• Validate and sanitise user input: Ensure that user input and data are protected against common vulnerabilities like injection attacks and cross-site scripting (XSS) by being sanitised, validated, and protected.
    • Apply strict firewall guidelines: Configure firewalls to manage and keep an eye on network traffic while restricting access to approved communication channels.

    4.Insecure Authentication

    This refers to vulnerabilities related to authentication mechanisms, such as weak password policies, improper session management, or lack of multi-factor authentication, which can lead to unauthorized access to user accounts.

    Example scenario: Allowing weak passwords with no complexity requirements or failing to implement proper session timeouts, allowing an attacker to hijack a user’s active session.


    • Implement multi-factor authentication (MFA): Require users to provide multiple forms of authentication (e.g., passwords and one-time codes) to verify their identity.
    • Enforce password complexity: Set password policies that mandate strong passwords, including a minimum length, a mix of characters, and regular password expiration.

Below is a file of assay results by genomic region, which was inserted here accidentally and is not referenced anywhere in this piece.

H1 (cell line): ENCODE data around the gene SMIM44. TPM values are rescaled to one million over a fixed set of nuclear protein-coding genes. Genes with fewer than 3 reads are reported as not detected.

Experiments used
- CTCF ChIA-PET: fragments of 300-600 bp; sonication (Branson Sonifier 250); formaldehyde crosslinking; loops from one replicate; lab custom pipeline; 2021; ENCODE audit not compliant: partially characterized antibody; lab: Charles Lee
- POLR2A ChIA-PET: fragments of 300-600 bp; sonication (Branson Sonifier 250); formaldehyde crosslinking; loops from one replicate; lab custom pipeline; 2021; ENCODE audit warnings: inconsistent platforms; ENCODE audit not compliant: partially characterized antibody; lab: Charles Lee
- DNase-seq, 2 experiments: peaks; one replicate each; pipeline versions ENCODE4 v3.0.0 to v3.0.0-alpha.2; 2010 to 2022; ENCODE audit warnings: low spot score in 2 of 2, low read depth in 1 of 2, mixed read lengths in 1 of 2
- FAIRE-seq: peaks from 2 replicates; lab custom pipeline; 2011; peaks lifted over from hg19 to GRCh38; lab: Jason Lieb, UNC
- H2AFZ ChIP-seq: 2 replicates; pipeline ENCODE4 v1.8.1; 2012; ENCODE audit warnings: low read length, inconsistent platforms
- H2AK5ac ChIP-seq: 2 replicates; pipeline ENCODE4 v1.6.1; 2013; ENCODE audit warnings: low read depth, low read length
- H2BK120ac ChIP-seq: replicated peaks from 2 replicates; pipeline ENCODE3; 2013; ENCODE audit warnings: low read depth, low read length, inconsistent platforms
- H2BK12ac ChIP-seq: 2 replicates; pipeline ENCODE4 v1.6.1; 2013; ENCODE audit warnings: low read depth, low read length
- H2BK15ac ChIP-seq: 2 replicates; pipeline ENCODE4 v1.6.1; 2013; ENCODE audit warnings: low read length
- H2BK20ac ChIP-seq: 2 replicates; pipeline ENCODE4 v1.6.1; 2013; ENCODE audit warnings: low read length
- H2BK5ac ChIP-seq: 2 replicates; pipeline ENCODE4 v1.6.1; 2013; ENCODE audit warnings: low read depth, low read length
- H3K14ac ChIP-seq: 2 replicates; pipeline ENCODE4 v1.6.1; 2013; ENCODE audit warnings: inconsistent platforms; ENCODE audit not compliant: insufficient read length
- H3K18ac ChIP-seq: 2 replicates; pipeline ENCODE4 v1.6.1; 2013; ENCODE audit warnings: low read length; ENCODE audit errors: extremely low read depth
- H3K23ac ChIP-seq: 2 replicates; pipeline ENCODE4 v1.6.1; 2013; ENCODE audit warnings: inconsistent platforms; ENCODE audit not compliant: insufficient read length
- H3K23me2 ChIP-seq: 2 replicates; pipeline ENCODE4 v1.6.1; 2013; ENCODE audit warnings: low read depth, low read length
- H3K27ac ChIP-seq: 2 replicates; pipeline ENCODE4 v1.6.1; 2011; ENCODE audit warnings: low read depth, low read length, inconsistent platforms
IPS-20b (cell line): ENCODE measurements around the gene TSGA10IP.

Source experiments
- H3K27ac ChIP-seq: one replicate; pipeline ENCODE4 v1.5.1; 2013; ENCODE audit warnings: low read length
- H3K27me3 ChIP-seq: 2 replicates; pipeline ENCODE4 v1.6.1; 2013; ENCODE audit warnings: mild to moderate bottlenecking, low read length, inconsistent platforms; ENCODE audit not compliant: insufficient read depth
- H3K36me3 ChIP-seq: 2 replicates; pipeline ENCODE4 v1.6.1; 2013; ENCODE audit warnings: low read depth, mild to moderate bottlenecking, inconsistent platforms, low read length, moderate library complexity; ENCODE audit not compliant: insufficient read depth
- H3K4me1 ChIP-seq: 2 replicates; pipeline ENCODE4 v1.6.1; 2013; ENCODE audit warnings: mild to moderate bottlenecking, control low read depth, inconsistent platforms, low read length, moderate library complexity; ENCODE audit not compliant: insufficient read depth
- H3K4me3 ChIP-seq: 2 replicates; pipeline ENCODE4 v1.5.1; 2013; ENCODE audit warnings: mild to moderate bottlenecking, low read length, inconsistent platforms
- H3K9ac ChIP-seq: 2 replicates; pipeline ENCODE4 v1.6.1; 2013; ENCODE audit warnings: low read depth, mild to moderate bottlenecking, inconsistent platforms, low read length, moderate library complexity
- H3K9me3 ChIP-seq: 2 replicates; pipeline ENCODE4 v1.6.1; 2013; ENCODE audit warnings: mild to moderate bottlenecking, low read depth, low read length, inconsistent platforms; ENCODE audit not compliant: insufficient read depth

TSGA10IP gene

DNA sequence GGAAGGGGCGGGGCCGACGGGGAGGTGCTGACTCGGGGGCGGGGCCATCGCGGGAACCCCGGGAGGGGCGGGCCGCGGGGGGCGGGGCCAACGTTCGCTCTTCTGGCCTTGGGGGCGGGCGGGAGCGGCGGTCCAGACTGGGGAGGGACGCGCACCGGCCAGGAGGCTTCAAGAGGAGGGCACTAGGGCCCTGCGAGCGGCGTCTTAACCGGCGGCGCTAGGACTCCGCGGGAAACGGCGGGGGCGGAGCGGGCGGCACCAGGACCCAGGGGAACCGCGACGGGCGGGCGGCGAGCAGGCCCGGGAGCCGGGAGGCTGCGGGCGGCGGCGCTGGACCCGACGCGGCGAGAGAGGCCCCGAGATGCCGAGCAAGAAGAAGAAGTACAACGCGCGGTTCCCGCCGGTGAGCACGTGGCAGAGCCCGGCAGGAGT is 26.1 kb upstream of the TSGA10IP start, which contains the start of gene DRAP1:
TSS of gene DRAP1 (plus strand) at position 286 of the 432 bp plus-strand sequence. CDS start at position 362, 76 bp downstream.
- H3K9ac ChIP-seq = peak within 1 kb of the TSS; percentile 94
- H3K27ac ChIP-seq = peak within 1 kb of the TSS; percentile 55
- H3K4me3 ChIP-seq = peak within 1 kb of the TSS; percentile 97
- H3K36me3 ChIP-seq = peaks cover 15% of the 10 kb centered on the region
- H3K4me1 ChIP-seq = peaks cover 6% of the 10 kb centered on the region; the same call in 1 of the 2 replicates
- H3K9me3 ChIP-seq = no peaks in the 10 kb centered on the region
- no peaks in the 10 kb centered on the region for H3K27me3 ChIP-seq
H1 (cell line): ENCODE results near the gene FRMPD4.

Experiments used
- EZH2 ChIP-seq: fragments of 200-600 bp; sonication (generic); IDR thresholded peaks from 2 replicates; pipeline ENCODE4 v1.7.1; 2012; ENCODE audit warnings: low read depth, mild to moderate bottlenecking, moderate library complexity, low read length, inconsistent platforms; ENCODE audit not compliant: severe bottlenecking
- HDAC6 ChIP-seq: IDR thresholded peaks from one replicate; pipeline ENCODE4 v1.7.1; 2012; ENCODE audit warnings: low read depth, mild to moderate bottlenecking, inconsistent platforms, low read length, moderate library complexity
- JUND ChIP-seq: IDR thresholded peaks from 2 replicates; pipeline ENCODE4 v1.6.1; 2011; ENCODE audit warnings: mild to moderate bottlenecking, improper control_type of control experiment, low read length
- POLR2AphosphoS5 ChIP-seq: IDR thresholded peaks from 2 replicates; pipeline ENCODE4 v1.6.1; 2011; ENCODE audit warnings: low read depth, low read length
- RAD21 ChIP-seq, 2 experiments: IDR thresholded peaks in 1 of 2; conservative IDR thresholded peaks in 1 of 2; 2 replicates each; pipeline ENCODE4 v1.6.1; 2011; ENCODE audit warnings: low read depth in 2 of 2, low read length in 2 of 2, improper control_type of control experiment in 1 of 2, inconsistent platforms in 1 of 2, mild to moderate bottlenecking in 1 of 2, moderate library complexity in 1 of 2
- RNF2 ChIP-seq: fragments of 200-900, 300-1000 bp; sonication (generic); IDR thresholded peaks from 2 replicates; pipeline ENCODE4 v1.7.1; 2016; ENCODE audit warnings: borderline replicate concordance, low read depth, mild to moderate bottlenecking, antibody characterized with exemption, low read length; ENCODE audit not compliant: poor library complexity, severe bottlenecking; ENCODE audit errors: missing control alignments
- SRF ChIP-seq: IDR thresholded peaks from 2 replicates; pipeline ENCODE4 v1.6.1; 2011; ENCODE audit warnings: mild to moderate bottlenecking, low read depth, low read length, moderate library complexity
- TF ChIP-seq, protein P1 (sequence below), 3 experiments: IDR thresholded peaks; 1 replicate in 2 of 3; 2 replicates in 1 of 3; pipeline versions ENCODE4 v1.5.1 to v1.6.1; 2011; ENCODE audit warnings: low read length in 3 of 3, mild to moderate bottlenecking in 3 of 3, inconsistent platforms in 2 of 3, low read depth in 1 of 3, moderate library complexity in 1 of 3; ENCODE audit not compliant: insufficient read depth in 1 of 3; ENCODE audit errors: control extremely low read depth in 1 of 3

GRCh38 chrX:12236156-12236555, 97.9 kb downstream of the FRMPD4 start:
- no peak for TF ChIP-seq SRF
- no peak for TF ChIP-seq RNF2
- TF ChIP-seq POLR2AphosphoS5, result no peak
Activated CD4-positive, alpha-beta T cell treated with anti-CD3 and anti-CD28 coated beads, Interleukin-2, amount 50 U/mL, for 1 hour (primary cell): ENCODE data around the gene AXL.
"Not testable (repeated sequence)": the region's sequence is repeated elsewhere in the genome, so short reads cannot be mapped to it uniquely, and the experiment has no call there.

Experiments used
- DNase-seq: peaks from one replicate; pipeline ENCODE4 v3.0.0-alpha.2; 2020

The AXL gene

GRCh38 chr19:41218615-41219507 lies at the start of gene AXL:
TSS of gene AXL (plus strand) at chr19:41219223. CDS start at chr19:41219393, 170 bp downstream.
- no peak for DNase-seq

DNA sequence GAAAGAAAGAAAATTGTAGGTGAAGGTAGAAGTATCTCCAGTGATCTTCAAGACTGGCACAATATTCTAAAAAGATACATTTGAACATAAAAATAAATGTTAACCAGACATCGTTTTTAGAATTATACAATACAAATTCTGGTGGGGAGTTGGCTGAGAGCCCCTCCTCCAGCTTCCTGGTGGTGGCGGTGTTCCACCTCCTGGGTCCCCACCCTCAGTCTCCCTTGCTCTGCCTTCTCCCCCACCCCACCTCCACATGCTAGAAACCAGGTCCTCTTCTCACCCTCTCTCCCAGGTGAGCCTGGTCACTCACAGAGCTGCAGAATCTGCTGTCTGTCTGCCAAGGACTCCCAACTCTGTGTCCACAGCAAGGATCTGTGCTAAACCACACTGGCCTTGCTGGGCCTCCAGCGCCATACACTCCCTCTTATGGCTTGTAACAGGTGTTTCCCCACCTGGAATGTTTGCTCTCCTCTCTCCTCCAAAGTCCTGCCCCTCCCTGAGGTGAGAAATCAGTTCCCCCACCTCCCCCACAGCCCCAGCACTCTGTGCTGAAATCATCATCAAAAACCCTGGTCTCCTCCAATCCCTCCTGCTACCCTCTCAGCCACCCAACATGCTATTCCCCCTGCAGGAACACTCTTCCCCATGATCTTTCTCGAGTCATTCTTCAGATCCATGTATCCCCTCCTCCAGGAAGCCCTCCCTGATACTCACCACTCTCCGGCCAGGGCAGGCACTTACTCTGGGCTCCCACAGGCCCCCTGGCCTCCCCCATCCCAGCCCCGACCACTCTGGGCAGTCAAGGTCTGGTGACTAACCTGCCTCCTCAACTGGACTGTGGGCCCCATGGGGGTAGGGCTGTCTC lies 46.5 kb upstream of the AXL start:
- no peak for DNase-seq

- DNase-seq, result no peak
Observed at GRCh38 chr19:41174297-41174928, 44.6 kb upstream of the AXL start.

• Implement account lockouts and login throttling: Prevent brute-force attacks by locking out or delaying login attempts after a certain number of failed tries.
    • Regularly review and disable unused accounts: Remove or disable accounts that are no longer needed to prevent unauthorized access.

    5.Insufficient Cryptography

     This risk involves weak or flawed cryptographic algorithms, improper key management, or inadequate implementation of encryption techniques, which can lead to data exposure or unauthorized decryption.

    Example scenario: Using weak encryption algorithms or storing encryption keys in easily accessible locations, making it easier for an attacker to decrypt sensitive data.


    • Use strong cryptographic algorithms: Employ industry-standard encryption algorithms and hashing functions that are deemed secure.
    • Keep software libraries and dependencies up to date: Ensure that the cryptographic libraries and components used in the application are updated with the latest security patches.
    • Implement key management best practices: Safeguard cryptographic keys, manage their lifecycle, and ensure proper key rotation and revocation.
    • Conduct regular security assessments: Perform penetration testing and code reviews to identify and address any weaknesses or vulnerabilities in the cryptography implementation.

    6.Insecure Authorization